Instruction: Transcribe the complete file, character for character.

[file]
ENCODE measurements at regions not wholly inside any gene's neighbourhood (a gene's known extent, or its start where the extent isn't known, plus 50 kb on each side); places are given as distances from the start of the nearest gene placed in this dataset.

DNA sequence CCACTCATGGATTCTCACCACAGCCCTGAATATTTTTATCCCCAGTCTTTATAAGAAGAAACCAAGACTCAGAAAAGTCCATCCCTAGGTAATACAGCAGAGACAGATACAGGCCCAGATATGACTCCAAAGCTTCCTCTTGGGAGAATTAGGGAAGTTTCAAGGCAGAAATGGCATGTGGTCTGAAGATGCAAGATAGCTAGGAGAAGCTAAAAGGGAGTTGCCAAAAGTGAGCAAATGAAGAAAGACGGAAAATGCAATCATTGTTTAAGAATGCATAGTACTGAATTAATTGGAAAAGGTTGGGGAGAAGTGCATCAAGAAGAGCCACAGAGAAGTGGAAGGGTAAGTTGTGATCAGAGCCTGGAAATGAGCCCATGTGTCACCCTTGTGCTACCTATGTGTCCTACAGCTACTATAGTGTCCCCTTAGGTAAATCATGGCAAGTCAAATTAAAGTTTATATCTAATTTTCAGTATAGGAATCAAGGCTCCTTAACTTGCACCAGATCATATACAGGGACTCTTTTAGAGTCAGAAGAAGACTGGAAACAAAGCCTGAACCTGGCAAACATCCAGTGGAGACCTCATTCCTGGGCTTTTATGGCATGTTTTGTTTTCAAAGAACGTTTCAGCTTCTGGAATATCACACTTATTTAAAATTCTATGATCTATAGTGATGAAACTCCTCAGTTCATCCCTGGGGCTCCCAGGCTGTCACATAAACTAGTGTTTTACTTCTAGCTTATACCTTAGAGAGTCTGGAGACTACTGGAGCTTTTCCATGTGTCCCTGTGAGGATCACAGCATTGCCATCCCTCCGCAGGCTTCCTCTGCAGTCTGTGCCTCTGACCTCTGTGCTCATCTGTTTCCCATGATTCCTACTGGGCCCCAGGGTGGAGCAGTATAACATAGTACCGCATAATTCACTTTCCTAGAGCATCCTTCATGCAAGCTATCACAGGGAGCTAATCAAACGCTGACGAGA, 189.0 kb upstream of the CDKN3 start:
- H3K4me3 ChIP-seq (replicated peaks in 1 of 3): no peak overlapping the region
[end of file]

ENCODE measurements at regions not wholly inside any gene's neighbourhood (a gene's known extent, or its start where the extent isn't known, plus 50 kb on each side); places are given as distances from the start of the nearest gene placed in this dataset.

DNA sequence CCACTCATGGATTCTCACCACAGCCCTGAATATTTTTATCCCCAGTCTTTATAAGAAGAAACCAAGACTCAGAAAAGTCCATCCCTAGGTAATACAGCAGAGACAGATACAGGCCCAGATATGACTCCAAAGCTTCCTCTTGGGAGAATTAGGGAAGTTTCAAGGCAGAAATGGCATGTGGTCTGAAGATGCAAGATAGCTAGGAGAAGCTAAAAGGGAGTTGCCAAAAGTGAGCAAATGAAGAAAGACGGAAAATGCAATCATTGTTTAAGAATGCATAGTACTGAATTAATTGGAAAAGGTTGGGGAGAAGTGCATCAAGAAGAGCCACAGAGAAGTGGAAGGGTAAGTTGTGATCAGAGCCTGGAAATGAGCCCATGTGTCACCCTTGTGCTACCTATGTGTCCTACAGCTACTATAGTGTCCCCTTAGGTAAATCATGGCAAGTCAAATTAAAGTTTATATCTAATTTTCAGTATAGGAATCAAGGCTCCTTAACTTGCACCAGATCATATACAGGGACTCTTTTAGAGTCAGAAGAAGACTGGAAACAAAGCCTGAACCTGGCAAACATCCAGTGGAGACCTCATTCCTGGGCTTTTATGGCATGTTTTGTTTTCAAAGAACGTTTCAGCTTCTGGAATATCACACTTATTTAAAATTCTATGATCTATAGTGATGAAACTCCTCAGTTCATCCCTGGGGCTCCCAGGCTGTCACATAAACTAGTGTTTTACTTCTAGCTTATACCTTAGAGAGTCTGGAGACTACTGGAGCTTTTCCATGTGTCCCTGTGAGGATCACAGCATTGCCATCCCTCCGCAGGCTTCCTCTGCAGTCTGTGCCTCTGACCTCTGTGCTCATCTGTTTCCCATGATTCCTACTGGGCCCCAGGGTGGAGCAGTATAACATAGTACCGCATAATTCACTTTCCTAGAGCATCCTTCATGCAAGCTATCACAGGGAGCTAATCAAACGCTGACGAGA, 189.0 kb upstream of the CDKN3 start:
- H3K4me3 ChIP-seq (replicated peaks in 1 of 3): no peak overlapping the region